from The American Heritage® Dictionary of the English Language, 5th Edition.

  • noun The act of piercing or pricking.
  • noun The sensation of being pierced or pricked.
  • noun A persistent or sharply painful feeling of sorrow or remorse.
  • noun A small, sharp, local pain, such as that made by a needle or bee sting.
  • noun A small mark or puncture made by a pointed object.
  • noun A pointed object, such as an ice pick, goad, or thorn.
  • noun Chiefly British A hare's track or footprint.
  • noun Vulgar Slang A penis.
  • noun Vulgar Slang A person considered to be mean or contemptible, especially a man.
  • intransitive verb To puncture lightly.
  • intransitive verb To make (a hole) by puncturing something.
  • intransitive verb To spur (a horse).
  • intransitive verb To affect with a mental or emotional pang, as of sorrow or remorse.
  • intransitive verb To impel as if with a spur; stimulate or provoke.
  • intransitive verb To mark or delineate on a surface by means of small punctures.
  • intransitive verb To pierce the quick of (a horse's hoof) while shoeing.
  • intransitive verb To transplant (seedlings, for example) before final planting.
  • intransitive verb To cause to stand erect or point upward.
  • intransitive verb To pierce or puncture something or cause a pricking feeling.
  • intransitive verb To feel a pang or twinge from being pricked.
  • intransitive verb To spur a horse on.
  • intransitive verb To ride at a gallop.
  • intransitive verb To stand erect; point upward.
  • idiom (prick up (one's) ears) To listen with attentive interest.

from The Century Dictionary.

  • noun A slender pointed instrument or other thing capable of puncturing; something sharp-pointed.
  • noun A thorn; spine; prickle.
  • noun A skewer.
  • noun A goad. [Obsolete or prov. Eng.] The penis. [Low.] A kind of eel-spear. [Eng.]
  • noun Same as pricket, 1.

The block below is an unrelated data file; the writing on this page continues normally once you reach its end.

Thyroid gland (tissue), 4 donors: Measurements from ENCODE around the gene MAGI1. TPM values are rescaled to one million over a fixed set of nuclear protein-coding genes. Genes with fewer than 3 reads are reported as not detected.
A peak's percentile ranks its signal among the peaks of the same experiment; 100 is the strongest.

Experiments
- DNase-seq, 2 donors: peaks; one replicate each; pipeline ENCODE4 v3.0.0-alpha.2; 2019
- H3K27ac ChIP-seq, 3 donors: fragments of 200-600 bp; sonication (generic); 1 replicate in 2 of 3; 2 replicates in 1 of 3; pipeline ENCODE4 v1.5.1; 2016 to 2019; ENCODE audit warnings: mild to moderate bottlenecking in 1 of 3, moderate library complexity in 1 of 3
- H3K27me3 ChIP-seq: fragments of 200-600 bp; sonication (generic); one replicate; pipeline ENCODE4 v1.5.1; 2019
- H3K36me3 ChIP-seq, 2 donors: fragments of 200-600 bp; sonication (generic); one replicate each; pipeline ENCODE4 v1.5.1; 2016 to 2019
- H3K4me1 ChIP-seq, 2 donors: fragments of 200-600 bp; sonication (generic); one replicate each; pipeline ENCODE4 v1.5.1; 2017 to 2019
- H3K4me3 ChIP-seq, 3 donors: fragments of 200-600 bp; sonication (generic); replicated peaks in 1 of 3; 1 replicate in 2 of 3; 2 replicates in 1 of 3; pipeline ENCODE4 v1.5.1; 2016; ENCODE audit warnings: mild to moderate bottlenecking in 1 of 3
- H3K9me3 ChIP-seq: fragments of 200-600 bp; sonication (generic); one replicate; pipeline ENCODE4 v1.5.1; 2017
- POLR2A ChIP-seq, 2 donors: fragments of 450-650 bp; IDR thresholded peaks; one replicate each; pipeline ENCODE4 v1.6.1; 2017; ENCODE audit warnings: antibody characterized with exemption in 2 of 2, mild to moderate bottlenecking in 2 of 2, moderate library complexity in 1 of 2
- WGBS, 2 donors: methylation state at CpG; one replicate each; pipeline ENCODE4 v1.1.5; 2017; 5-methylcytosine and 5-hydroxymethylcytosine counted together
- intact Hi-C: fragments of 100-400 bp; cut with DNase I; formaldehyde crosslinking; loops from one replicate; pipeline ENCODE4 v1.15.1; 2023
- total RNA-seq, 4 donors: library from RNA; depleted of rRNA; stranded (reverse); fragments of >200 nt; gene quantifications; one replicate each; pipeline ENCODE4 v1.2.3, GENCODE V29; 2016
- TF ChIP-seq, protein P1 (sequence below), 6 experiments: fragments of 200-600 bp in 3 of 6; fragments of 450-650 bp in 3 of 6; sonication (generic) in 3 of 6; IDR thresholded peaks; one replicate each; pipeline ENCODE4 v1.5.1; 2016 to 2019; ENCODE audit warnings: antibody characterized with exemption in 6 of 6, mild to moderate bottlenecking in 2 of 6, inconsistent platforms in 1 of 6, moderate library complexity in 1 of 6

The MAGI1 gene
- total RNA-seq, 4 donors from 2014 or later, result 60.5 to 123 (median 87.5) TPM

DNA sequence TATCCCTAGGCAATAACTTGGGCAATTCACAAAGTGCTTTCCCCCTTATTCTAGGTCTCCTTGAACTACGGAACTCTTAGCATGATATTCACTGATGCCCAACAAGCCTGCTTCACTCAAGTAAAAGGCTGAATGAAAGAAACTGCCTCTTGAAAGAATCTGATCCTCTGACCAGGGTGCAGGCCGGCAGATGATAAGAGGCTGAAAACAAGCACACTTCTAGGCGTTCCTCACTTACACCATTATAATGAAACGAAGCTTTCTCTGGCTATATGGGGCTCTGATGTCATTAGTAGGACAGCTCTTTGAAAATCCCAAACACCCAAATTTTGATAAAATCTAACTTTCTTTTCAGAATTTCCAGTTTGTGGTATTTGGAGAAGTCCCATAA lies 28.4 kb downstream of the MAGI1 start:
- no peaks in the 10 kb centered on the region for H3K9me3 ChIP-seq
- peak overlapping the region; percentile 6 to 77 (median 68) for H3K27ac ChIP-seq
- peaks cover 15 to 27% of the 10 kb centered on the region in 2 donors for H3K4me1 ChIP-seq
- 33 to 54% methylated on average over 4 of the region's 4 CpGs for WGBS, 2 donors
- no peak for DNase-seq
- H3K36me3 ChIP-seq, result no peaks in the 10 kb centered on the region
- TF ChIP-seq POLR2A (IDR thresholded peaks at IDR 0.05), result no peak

• noun A point; dot; small mark.
  • noun Specifically— A mark used in writing or printing, as a vowel-point or a comma.
  • noun In archery, the point in the center of a target at which aim is taken; the white; also, the target itself, or, in the plural, a pair of targets, one at the top and the other at the bottom of the range.
  • noun A mark on a dial noting the hour; hence, a point of time.
  • noun A mark denoting degree; pitch; point.
  • noun A mathematical point.
  • noun In music, a note or point: so called from the dot or mark that formed its head.
  • noun The act or process of puncturing or pricking.
  • noun A puncture.
  • noun The print of the foot of a hare or deer on the ground.
  • noun plural In tanning, an appearance as of minute punctures in hides soaked in water until decomposition begins.
  • noun Figuratively, that which pierces, stings, goads, or incites the mind.
  • noun A small roll: as, a prick of spun-yarn; a prick of tobacco.
  • To pierce with a sharp point; puncture; wound.
  • To fix or insert by the point: as, to prick a knife into a board.
  • To transfix or impale.


from The American Heritage® Dictionary of the English Language, 4th Edition

[Middle English, from Old English prica, puncture.]

from Wiktionary, Creative Commons Attribution/Share-Alike License

Old English prica, from Proto-Germanic. Cognate with West Frisian prik ("small hole"), Dutch prik ("point, small stick"), Icelandic prik ("dot, small stick"). Pejorative context came from prickers, or witch-hunters.

from Wiktionary, Creative Commons Attribution/Share-Alike License

From Middle English prikken, from Old English prician


Help support Wordnik (and make this page ad-free) by adopting the word prick.



Log in or sign up to get involved in the conversation. It's quick and easy.

  • A tube is stuck up my prick, and a bladder carcinoma diagnosed. One does not recall Piccinni.

    - Peter Reading, C, 1984

    July 4, 2008

  • Finally, someone is willing to say what they really mean:

    "His top contenders are said to include Minnesota Gov. Tim Pawlenty and former Massachusetts Gov. Mitt Romney. Less traditional choices mentioned include former Pennsylvania Gov. Tom Ridge, an abortion-rights supporter, and Connecticut Sen. Joe Lieberman, the Democratic vice presidential prick in 2000 who now is an independent."

    -AP, Obama Veep Announcement Expected in Coming Days

    August 20, 2008

  • Skipvia, thank you, that made my night (and Errata).

    August 20, 2008

  • *snufflesnort!*

    August 20, 2008

  • Hahaha! Good grief, where are the proofreaders?

    August 20, 2008